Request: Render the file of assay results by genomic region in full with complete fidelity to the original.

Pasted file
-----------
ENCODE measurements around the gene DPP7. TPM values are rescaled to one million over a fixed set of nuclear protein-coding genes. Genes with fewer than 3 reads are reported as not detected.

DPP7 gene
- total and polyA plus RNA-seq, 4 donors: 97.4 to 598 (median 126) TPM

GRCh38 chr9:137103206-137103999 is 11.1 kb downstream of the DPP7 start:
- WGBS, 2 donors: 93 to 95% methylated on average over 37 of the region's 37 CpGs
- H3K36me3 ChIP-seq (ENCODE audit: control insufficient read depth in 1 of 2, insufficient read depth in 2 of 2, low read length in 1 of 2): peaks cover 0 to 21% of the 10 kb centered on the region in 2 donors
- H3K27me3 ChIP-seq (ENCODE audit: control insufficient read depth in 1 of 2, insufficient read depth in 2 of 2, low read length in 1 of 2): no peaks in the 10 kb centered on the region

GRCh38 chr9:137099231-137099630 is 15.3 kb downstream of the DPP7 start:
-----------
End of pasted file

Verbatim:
ENCODE measurements around the gene DPP7. TPM values are rescaled to one million over a fixed set of nuclear protein-coding genes. Genes with fewer than 3 reads are reported as not detected.

DPP7 gene
- total and polyA plus RNA-seq, 4 donors: 97.4 to 598 (median 126) TPM

GRCh38 chr9:137103206-137103999 is 11.1 kb downstream of the DPP7 start:
- WGBS, 2 donors: 93 to 95% methylated on average over 37 of the region's 37 CpGs
- H3K36me3 ChIP-seq (ENCODE audit: control insufficient read depth in 1 of 2, insufficient read depth in 2 of 2, low read length in 1 of 2): peaks cover 0 to 21% of the 10 kb centered on the region in 2 donors
- H3K27me3 ChIP-seq (ENCODE audit: control insufficient read depth in 1 of 2, insufficient read depth in 2 of 2, low read length in 1 of 2): no peaks in the 10 kb centered on the region

GRCh38 chr9:137099231-137099630 is 15.3 kb downstream of the DPP7 start: